Oxfordshire pupils’ mental health suffers with exam stress
Teachers are warning of a mental health crisis among school pupils because of pressure of testing and exams.
Leigh Seedhouse, Oxfordshire secretary of the National Education Union spoke out after warnings by Childline of soaring numbers of calls over unmanageable test stress.
“Daily I see the damage the “exam-factory” system is having on students,” said Ms Seedhouse. “I am currently preparing students for GCSE maths. Just yesterday, one of my students had a panic attack during my lesson and broke down in tears.”
Childline delivered 2,795 counselling sessions on exam stress in 2018/19 - with a third taking place in April and May, the main exam months.
Of that total figure 497 counselling sessions were delivered by Childline’s London base to young people contacting them from across the UK.
Stressed youngsters were stressed about t about disappointing their parents, trying their best and still failing, having excessive workloads and feeling unmotivated to revise.
Ms Seedhouse said: “I regularly see students tired - unable to sleep due to worrying about exams. More and more are suffering anxiety and health issues due to the ever-increasing pressure.
“The increase in content the new curriculum has bought adds to the pressures.
“Teachers at every stage have to be less concerned about the individual and more about hitting Ofsted and Government’s ever-changing targets resulting in stressed students who see their value and the value of education only in terms of the level they have reached.”
Ms Seedhouse said schools and colleges are having to provide significantly more mental health support than five years ago. Suicide and self harm are increasing.
“SATS, GCSE and A-Level pressures are taking their toll on more vulnerable pupils and students as young as nine are talking about suicide.
“Some of my students are so stressed we have to offer special provision so they can sit in a small group or on their own with an adult to give them emotional support as they do not have the strength to enter the exams hall.”
Ms Seedhouse said: “The Government must recognise that despite a rhetoric that focuses on ‘standards’ and ‘excellence’ they have created a system which is the opposite of what they intended: one that is lowering quality, harming and demotivating many students and creating classrooms in which the love of learning is endangered.
“The harrowing stories we have heard and the comments made by Childline about crying, stressed students should make the Government sit up and listen.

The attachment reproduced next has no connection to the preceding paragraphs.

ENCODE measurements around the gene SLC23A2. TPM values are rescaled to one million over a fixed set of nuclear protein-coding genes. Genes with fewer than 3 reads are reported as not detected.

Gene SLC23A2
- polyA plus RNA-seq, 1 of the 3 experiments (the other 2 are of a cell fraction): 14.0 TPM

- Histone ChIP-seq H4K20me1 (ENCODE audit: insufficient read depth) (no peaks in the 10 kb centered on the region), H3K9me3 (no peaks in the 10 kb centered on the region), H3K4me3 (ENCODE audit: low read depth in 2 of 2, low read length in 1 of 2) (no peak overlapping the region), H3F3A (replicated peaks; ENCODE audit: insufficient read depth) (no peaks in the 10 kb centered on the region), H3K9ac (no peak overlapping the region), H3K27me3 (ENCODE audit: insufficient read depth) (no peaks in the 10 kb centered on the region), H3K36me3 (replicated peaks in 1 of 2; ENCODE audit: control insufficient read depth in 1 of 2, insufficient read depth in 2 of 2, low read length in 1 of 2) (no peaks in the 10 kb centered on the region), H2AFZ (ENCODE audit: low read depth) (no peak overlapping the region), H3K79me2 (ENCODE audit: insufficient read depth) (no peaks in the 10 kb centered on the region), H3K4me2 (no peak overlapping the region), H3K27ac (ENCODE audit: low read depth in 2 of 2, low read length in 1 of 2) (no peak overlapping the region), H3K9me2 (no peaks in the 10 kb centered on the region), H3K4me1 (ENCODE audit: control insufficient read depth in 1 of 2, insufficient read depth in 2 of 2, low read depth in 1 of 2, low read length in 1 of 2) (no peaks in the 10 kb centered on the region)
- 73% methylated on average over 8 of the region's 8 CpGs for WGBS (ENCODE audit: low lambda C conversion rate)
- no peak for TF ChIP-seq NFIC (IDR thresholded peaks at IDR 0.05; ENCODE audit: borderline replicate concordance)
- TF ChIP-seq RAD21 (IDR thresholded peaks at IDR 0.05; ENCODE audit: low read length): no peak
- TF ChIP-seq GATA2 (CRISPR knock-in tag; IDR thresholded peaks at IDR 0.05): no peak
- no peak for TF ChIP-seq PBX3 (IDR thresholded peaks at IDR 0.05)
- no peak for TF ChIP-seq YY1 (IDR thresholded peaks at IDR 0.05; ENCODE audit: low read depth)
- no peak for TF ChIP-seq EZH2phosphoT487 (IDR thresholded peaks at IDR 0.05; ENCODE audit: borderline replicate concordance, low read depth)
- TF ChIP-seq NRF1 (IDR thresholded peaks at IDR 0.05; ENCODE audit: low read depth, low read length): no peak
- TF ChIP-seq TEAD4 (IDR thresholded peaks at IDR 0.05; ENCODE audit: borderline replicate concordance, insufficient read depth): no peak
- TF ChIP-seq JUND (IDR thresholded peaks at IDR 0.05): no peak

“Teachers fully accept the need to be accountable for how well students do but the current system is not the right way to do this. Instead of raising standards and creating excellence, we are demotivating and stressing students and teachers, which does not benefit students’ learning and squeezes the love out of it.”
Girls five times more likely to seek help than boys. Children can call Childline on 0800 11 11 or www.childline.org.uk, day or night.
A teenage boy told Childline: “I am about to take my GCSEs and I am under so much stress that I find it hard to motivate myself. My friends are studying a lot which is putting me under more pressure. I’ve tried talking to my mum but it ends up in an argument as she gets angry when I don’t study.”
Other young people told Childline counsellors the prospect of taking exams was having an adverse effect on their mental health, with some coping by self-harming and others saying they were feeling suicidal.
The most common ages for exam stress counselling were with 15 and 16 year olds, as they worked towards their GCSEs.
Childline is urging all young people to speak out if they are stressed about their exams, especially boys as figures reveal they are five times less likely than girls to talk to counsellors about the pressure they are under.
Anna Williamson, Childline counsellor and writer of teen book, How Not to Lose It, said: “It is vital that family, friends and teachers are there to support children and teenagers during this stressful time.
“My advice to parents would be to never say ‘it wasn’t like this in my day’- children won’t care and it isn’t about you. Also never compare siblings. What you can do is ask if they need anything, say you are proud of them and offer an end-of-exams celebration to help them visualise it being over.”
The NSPCC has recently received over £2million thanks to players of People’s Postcode Lottery, which will help Childline be there for more children who need help with exam stress or other issues.
The NSPCC has the following advice for young people taking exams:
• Make sure you take regular breaks from revising and do some exercise
• Go to bed at a reasonable time and try and get some sleep
• Try to think positively – even if you don’t feel like it. A positive attitude will help you during your revision
• Remember that everyone’s different - try not to compare yourself to your friends.
Advice for parents and carers to help ease exam stress:
• Don’t place unnecessary pressure on your children to gain certain grades
• Encourage children to take regular breaks, eat snacks and exercise
• Help them revise by leaving them the space and time to do so
• Be supportive and help alleviate their worries by talking to them.
Advice for teachers:
• Facilitate classroom discussions to get students talking about exam stress
• Encourage students to take regular breaks from studying for exams
• Encourage students to talk to you or other teachers about exam stress.
The Banbury Guardian reported on anger over plans to test four-year-olds.